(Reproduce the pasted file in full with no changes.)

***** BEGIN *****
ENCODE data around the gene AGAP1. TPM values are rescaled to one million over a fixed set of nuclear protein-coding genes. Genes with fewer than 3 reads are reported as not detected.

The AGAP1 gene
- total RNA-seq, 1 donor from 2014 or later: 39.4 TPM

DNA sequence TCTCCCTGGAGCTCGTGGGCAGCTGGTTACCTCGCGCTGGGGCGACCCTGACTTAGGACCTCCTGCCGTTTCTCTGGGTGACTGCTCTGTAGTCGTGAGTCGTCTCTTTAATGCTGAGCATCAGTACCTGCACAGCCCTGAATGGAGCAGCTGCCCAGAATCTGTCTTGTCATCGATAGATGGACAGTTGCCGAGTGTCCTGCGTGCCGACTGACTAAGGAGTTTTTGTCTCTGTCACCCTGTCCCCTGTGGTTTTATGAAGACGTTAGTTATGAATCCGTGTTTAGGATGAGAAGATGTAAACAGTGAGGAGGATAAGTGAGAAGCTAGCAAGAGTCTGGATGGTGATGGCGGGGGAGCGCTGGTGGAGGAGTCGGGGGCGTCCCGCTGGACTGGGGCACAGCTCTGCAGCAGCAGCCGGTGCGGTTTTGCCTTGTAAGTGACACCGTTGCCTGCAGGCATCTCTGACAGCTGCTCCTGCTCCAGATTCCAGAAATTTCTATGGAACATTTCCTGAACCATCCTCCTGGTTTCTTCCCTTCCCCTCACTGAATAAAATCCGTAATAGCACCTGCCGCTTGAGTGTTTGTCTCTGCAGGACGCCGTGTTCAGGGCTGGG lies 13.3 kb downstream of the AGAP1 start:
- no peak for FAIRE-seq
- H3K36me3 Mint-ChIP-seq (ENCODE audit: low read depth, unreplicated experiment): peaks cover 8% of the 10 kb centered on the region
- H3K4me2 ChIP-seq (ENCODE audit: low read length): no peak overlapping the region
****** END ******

ENCODE data around the gene AGAP1. TPM values are rescaled to one million over a fixed set of nuclear protein-coding genes. Genes with fewer than 3 reads are reported as not detected.

The AGAP1 gene
- total RNA-seq, 1 donor from 2014 or later: 39.4 TPM

DNA sequence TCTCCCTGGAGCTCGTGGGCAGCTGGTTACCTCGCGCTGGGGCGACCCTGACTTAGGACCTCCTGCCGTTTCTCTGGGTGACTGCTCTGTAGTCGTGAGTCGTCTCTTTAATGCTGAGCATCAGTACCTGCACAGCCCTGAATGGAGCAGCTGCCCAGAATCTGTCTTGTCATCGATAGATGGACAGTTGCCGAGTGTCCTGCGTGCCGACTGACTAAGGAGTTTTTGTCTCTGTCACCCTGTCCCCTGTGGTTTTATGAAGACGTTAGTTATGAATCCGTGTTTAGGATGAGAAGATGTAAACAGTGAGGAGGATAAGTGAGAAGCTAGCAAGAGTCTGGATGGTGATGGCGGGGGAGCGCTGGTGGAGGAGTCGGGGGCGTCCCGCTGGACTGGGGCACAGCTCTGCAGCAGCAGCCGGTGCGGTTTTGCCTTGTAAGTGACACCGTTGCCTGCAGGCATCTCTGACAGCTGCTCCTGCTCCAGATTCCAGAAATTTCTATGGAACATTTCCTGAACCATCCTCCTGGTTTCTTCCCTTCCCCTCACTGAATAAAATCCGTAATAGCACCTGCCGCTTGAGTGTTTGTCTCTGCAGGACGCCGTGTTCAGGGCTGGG lies 13.3 kb downstream of the AGAP1 start:
- no peak for FAIRE-seq
- H3K36me3 Mint-ChIP-seq (ENCODE audit: low read depth, unreplicated experiment): peaks cover 8% of the 10 kb centered on the region
- H3K4me2 ChIP-seq (ENCODE audit: low read length): no peak overlapping the region